Segregation of Pal, Kas, and AT3 gene expression with the allelic state of Pun1 in a C. chinense Habanero (Pun1/Pun1C. chinense NMCA 30036 (pun12/pun12) F2 population. (a) Agarose gel showing PCR bands from Pun1 genotyping of the F2 population. Numbers represent individual plants. 1 kb, P1, and P2 represent the 1 kb DNA ladder, Habanero parent, and NMCA 30036 parent, respectively. (b) RNA gel-blots of Pal, Kas, and AT3 expression in mature green F2 interlocular septum tissue. EtBr staining of rRNA was used as a loading control. Numbers represent individual plants. (c) Immunoblot analysis of AT3 expression in mature green interlocular septum tissue. Total protein was probed with an AT3 polyclonal antibody (1:2000 dilution) as the primary antibody and horseradish peroxidase-conjugated anti-rabbit IgG antibody (1:5000 dilution). Equal protein loading was confirmed by Coomassie staining the membrane after probing. (d) HPLC analysis of capsaicinoid accumulation in the interlocular septa of mature green Pun1/Pun1 and pun12/pun12 F2 progeny. Values represent the mean ±SD of duplicate extractions.

Discussion

Due to centuries of human manipulation, taxonomists disagree on the criteria necessary to identify some of the species and varieties of Capsicum. In particular, C. annuum, C. frutescens, and C. chinense are referred to as the C. annuum complex due to the difficulty of demarcating the individual species. Members of this complex include pungent and non-pungent, wild and domesticated varieties which interbreed and are morphologically similar (Walsh and Hoot, 2001). In previous research, it was established that the pun1 allele is responsible for non-pungency within C. annuum as a result of a large deletion at Pun1 that has been conserved and propagated for several centuries (Stewart et al., 2005). In this report, another recessive allele of Pun1, namely pun12, is identified. DNA sequencing of pun12 revealed a 4 bp deletion in the centre of the first exon of AT3. Inheritance studies revealed that pun12 co-segregated with the absence of blisters, non-pungency, and decreased expression of two capsaicinoid biosynthetic genes, Kas and AT3. Genetic complementation tests confirmed that pun12 is allelic to pun1. We have tentatively identified another allele of pun1 in C. frutescens (GM Stellari and M Mazourek, unpublished data). This study establishes that, to date, only mutations in Pun1 define known genetic sources of non-pungency in domesticated Capsicum spp.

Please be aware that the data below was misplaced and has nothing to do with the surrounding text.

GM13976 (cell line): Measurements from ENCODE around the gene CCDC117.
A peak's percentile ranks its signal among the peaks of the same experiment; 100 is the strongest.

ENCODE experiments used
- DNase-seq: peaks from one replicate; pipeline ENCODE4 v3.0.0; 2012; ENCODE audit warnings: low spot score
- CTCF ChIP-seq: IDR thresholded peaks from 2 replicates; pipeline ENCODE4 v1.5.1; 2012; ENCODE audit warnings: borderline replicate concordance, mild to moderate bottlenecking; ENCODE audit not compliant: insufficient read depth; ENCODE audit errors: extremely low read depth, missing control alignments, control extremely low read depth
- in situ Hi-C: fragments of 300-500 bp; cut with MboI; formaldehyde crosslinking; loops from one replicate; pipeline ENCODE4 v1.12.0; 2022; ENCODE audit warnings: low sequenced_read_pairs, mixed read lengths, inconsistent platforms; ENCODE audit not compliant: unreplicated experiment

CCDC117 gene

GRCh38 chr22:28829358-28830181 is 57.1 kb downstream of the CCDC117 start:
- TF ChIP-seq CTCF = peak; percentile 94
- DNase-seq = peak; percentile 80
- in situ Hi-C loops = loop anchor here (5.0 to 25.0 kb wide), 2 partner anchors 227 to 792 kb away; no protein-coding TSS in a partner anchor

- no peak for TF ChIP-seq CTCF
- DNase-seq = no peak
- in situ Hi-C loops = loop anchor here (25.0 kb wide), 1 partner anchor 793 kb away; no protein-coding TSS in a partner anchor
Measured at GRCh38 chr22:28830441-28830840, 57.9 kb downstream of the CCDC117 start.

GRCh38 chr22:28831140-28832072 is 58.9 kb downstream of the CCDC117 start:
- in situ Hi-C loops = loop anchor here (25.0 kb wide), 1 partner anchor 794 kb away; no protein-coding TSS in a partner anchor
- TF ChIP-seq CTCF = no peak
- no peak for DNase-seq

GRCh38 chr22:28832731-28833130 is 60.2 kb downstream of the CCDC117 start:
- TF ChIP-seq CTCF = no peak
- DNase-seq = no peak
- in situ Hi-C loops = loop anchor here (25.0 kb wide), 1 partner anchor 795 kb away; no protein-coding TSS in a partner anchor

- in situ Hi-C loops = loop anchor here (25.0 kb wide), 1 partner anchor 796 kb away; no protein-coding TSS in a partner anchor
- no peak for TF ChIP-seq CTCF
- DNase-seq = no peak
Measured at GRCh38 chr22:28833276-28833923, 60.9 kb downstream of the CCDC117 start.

Results from this study support the long-held assertion that capsaicinoids are synthesized primarily or exclusively in the interlocular septa of pungent fruits. This tissue has independently been referred to as the septum (Ohta, 1962; Rowland et al., 1983), dissepiment (Furuya and Hashimoto, 1954; Balbaa et al., 1968), cross wall (Huffman et al., 1978), or placenta (Iwai et al., 1977a, b, 1979; Fujiwake et al., 1980; Suzuki et al., 1980), generating confusion in the literature. In small-fruited varieties, the distinction between the placenta and interlocular septum is difficult to discern and in other varieties this tissue breaks down during ripening (Rao and Paran, 2003). Huffman et al. (1978) attributed the small amounts of capsaicinoids detected in the seeds to surface contamination during dissection. There has been persistent debate in the literature regarding the existence of glands that accumulate capsaicinoids. At least two reports concluded that the existence of specialized glands containing capsaicinoids could not be verified (Erwin, 1932; Huffman et al., 1978). Conversely, other reports have documented the presence of capsaicin-secreting glands, sometimes called receptacles, vesicles, or blisters, along the interlocular septum of pungent genotypes (Furuya and Hashimoto, 1954; Ohta, 1962; Suzuki et al., 1980; Rowland et al., 1983; Zamski et al., 1987; Votava and Bosland, 2002). In botany, the term ‘gland’ is used broadly, often having the connotation of specialized secretory structures (e.g. glandular trichomes of tomato or mint). However, any cells secreting specialized metabolites can be referred to as glandular even if they lack glandular trichomes (Fahn, 1979). For example, the papillae cells of the stigma surface are called glandular based on their secretion of carbohydrates and lipids to aid pollen tube growth, yet they lack formal secretory structures (Buchanan et al., 2000).

The term blister has been used to describe the epidermal swellings produced by the filling of subcuticular cavities along the interlocular septum of pungent peppers (Rowland et al., 1983; Zamski et al., 1987). In an analogous system, the resin exudate of epidermal cells along young leaves and stipules in Populus spp. (Salicaceae) is secreted into the space between the outer wall of the cells and the cuticle, forming a bulge or blister (Langehheim, 2003). In this article, the term blister was used in reference to such epidermal swellings in pungent pepper fruits and the term glandular cells in broad reference to any cells that secrete capsaicin.